• Profil de dirigeant, Bruxelles-Paris, 1977

  • Management stratégique des groupes industriels (avec Xavier Desclée), Paris, Economica, 1984

  • Les entreprises de haute technologie et l’Europe, Paris, Economica, 1988, 244 p. (Premier Prix de l’Association française de planification).

  • High Technology Europe, Oxford, Basil Blackwell, 1989

  • Le métier de dirigeant (avec O. Lecerf et J. Barraux) Paris, Ed. de Fallois, 1991

  • Euro-management, A New Style for the global Market (avec R.Calori et H.Bloom), London, Kogan Page, 1994

  • A European Management Model, (Ed. avec R. Calori), Prentice Hall International, 1994

  • Méditation sur le Pouvoir, De Boeck, Louvain la Neuve, 1998

  • Les défis de la globalisation : Babel ou Pentecôte, (Ed. Avec J.Delcourt) Presses Universitaires de Louvain, 2001

  • Responsabilité Sociale de l’Entreprise : Faut-il enchaîner Prométhée ? Paris, Economica, 2005

  • Should Prometheus Be Bound? London, Palgrave Macmillan, 2005 and 2009

  • Lettre ouverte aux décideurs chrétiens en temps d’urgence, Paris, Desclée de Brouwer, 2009

  • Spirituality and Business: A Christian viewpoint, GSE Research Ltd, Leeds, 2013, 102 p.

  • Repenser l’entreprise, Bruxelles, Académie Royale de Belgique, 2013

  • Rethinking the Enterprise, Greenleaf Publishing, 2014

  • L’innovation, moteur de l’économie, Bruxelles, Académie Royale de Belgique, 2014

  • Responsible Innovation, Greenleaf Publishing, 2016

  • Maîtriser le Progrès économique et technique, Académie Royale de Belgique, 2016, 93 p.

Participation to collective works
  • Les limites à la compétitivité, Groupe de Lisbonne, Paris, La Découverte, 1994 ; translated in English, Italian, dutch, german, spanish and polish. The English edition is titled “Limits to Competition”, MIT Press, Cambridge, Mass., en 1995, 170 pp.

  • Stratégies d’entreprise et globalisation in « Dictionnaire de la stratégie », Th. de Montbrial, éd., 2000, Presses Universitaires de France, Paris.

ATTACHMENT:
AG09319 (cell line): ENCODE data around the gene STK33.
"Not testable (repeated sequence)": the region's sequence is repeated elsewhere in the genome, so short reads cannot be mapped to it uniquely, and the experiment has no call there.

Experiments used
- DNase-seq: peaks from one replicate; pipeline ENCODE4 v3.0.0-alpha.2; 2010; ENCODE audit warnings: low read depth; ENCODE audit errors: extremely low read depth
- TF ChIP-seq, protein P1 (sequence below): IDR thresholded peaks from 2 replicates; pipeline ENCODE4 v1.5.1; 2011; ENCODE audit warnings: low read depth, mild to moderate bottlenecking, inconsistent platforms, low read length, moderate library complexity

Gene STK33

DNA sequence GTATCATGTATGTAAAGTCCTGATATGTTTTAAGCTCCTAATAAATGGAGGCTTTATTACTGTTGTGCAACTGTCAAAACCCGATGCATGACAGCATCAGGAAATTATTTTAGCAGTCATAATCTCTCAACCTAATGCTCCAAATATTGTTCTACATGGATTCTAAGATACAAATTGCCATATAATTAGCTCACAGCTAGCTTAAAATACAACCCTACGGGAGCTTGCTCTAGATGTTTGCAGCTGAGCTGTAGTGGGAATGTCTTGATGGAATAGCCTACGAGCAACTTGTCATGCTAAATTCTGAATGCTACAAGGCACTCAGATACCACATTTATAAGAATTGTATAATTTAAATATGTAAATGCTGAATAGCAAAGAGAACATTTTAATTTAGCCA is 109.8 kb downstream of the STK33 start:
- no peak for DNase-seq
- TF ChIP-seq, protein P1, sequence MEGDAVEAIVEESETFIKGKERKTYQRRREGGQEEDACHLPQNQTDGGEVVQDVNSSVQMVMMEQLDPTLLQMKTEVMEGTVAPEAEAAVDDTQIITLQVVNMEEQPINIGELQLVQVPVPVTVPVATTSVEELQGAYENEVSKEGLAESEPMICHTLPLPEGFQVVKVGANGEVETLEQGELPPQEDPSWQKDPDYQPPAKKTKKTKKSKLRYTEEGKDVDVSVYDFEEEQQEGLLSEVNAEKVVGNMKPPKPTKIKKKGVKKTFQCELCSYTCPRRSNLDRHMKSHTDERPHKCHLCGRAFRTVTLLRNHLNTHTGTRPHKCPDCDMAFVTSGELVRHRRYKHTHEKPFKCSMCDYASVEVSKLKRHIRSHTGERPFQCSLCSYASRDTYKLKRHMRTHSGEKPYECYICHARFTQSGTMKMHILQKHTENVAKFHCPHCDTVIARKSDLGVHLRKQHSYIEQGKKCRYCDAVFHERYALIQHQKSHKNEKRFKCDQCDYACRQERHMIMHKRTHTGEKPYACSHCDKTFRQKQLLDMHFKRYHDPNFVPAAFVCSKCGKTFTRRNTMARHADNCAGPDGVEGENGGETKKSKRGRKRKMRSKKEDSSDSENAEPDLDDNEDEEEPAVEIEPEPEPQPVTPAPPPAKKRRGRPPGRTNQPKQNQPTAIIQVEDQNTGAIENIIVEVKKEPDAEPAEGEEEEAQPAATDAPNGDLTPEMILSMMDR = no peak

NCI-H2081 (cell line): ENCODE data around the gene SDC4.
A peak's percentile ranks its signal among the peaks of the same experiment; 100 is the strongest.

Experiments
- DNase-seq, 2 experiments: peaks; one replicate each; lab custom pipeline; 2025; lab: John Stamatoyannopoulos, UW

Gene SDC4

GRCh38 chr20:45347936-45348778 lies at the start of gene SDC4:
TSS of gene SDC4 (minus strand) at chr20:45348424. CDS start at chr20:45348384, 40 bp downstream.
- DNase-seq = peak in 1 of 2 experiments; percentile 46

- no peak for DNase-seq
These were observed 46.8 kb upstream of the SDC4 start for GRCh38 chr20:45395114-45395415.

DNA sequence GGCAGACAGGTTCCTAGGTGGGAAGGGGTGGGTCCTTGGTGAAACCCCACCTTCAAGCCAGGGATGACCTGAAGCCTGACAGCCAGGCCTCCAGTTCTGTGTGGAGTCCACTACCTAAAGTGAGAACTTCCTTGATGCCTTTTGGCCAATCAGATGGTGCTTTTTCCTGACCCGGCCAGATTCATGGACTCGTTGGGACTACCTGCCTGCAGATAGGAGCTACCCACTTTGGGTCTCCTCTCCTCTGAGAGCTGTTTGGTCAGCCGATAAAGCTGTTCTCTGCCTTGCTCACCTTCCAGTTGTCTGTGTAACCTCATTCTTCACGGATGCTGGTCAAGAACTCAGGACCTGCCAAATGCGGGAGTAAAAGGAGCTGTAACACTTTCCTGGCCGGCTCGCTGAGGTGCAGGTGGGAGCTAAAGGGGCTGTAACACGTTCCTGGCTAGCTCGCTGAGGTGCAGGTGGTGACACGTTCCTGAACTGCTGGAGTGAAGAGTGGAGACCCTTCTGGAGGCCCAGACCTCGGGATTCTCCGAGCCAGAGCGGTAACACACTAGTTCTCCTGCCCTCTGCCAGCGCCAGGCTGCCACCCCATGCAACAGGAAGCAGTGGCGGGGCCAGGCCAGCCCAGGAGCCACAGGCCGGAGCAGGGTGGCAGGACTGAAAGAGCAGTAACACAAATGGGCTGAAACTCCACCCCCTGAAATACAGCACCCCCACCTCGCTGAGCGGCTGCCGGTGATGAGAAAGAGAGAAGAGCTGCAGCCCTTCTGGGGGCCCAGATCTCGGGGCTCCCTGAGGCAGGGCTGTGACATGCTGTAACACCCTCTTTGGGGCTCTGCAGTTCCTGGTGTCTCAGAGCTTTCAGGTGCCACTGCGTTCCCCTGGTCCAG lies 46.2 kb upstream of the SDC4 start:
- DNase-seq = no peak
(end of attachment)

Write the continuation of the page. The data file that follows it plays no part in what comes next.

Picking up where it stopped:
• Managing Change at the University, in Innovative University Management, Genève, Association des Universités Européennes, 1995.

  • Transforming Organizations, Sinatra Ed., Dordrecht, London, Boston, Kluwer Academic Publishers, 1997, 538 pp.

  • University: Strategies for Progress, Barcelona, Universidad Politecnica de Catalunya, 1998.

  • Ambiguïtés de la globalisation, in Globalisation et société multiculturelle, S. Urban, éd., 2000, Presses Universitaires de France, Paris, pp 155-170

  • L’entreprise européenne responsable face à la globalisation, in Regards croisés sur l’Europe, Académie des sciences morales et politiques, Presses Universitaires de France, Paris, 2005

  • Globally Responsible Leadership Initiative: A call for Action, EFMD and Global Compact, Brussels, 2005, 48 pp

Other testimonials about Professor Philippe de Woot

“Philippe inspired me a lot first as a professor who managed to teach science, art and management practice simultaneously. Then as a colleague, a true intellectual who always raised the debate to bring out the collective intelligence. Finally, in a very practical way, his vision of entrepreneurship has guided me in my own entrepreneurial journey.”(Philippe Chevalier, LSM).